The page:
If your vehicle’s interior overheats when it’s warm outside, window tints are an excellent solution. Window tints are relatively easy to install, relatively affordable compared to other heat reduction solutions, and are available for just about every vehicle on the road.
What Are Car Window Tints?
Car window tints are thin pieces of laminate film that you can apply to your car windows. When you apply tint to your windows, it darkens them. Applying tint to your windows has many benefits, including:
- Keeping the car’s cabin cool (heat reduction).
- Protecting you from UV exposure.
- Providing you with privacy or security.
- Cutting down on glare from the sun.
- Enhancing your car’s appearance.
Types of Window Tints
There are six common types of window tints. Which tint is ideal for you depends on your specific needs.
Dyed Window Tints
Dyed window tints are relatively inexpensive compared to other types. This type of tint uses multiple layers of dye to block the sun’s rays. The dye is capable of absorbing solar heat and preventing a portion of that heat from entering your vehicle. While it can block some heat, dyed window tinting doesn’t offer the same level of protection as other tints. However, if you’re also looking for a tint that provides privacy, a dyed window tint’s opaque appearance makes it an excellent option. Keep in mind that dyed window tints will fade over time, and you’ll have to replace them.
Metalized Window Tints
Metalized window tints help reduce heat by reflecting it away from your car. This type of tint uses tiny metallic particles that are almost invisible and embedded in the film. By reflecting the sun’s rays, metalized window tinting can reduce glare and block harmful UV rays. Not only does a metalized window tint reduce heat, but it also strengthens the windshield. Windows with metalized window tints have higher shatter-resistance than windows that don’t. Compared to dyed window tints, metalized window tints also have higher scratch resistance.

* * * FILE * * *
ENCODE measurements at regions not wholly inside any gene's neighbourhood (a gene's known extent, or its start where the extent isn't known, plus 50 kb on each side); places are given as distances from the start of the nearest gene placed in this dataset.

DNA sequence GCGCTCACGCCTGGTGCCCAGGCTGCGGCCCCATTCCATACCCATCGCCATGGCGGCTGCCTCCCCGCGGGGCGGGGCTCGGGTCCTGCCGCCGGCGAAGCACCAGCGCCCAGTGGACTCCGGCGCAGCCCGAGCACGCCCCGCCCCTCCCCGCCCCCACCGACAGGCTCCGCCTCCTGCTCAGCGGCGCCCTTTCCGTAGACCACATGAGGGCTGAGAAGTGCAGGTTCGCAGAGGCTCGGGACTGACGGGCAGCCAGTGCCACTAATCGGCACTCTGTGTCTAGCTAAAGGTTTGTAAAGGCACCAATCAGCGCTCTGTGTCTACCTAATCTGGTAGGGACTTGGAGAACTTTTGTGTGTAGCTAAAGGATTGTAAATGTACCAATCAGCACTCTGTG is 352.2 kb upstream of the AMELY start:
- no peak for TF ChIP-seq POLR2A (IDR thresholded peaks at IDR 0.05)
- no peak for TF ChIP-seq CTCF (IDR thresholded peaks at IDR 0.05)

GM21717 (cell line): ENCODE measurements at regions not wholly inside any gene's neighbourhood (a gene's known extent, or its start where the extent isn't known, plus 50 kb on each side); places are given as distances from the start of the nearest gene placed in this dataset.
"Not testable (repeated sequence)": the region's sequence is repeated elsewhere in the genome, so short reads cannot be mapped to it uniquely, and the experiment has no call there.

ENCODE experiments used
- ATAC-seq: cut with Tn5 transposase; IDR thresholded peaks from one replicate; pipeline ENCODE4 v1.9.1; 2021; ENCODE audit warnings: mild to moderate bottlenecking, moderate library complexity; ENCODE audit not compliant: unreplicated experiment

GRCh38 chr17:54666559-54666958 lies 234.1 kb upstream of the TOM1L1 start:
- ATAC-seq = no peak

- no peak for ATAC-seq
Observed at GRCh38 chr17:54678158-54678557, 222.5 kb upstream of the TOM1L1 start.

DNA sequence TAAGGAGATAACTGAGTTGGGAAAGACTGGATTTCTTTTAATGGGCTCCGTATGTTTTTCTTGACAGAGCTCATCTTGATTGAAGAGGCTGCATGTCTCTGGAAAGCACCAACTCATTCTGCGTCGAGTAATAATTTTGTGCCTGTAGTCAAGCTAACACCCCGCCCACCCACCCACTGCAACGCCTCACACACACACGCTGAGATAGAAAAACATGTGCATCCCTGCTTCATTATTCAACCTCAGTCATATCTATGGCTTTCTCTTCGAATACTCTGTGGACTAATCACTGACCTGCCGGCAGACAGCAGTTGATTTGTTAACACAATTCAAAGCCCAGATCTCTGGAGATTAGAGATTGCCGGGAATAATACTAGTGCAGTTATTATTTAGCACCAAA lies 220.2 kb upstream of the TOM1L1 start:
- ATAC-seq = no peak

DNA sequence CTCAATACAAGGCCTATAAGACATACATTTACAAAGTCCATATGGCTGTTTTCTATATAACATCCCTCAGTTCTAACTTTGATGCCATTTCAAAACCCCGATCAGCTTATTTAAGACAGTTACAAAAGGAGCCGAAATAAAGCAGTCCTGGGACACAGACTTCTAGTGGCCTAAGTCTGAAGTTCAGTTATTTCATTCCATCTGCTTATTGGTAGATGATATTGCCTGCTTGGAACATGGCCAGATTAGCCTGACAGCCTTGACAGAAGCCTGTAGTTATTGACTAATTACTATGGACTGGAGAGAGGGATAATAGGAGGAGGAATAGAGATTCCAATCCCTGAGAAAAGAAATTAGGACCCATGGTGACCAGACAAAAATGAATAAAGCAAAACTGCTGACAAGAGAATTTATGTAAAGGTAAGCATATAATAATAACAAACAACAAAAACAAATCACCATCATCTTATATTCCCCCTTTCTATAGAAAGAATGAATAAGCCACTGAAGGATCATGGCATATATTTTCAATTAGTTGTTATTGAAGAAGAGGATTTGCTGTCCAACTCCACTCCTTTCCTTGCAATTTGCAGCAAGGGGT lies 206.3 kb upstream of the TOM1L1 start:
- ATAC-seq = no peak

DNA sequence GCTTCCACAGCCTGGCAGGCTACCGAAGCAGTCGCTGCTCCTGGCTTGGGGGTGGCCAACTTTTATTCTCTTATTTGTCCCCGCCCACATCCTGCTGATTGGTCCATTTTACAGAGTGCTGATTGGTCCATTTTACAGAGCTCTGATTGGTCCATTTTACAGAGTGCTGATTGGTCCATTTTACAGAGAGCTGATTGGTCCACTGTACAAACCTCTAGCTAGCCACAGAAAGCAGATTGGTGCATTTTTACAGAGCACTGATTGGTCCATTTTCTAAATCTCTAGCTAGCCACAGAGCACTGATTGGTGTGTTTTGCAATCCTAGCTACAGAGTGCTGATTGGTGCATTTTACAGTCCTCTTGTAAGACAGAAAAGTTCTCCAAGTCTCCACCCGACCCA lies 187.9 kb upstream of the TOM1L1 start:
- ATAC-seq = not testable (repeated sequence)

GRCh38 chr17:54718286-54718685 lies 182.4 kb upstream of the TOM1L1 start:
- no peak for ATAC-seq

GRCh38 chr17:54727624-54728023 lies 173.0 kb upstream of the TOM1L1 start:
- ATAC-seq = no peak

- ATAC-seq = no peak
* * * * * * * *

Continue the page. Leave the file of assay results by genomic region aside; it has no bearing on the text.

Hybrid Window Tints
Hybrid window tints use dyes and metallic particles. This combination gives you the benefits of dyed window tints and metalized window tints. The result of combining dyes and particles is that the tint isn’t too dark or too mirror-like. Instead, hybrid window tints have a nice brightness without being too reflective. Hybrid window tints are capable of giving you privacy while reducing heat and blocking UV rays.
Carbon Window Tints
Carbon window tinting has a distinctive matte-finish appearance that can really enhance your car’s appearance. Thanks to its carbon content, carbon window tinting can block up to 40% of the infrared rays that can cause your vehicle to get too hot. Blocking infrared rays doesn’t just reduce heat, it also prevents upholstery from fading. You can enjoy the benefits of carbon window tints year-round because, while it cools your car in the summer, it can also keep it warm in the winter. This insulation helps your car save energy. Carbon tinting is also more durable than other types of tints.
Crystalline Window Tints
If you want to tint your windows without making them dark, crystalline tints are an excellent option. They can block UV rays and solar heat without using dark film. In fact, when you apply crystalline window tints, you won’t even notice it when you’re driving.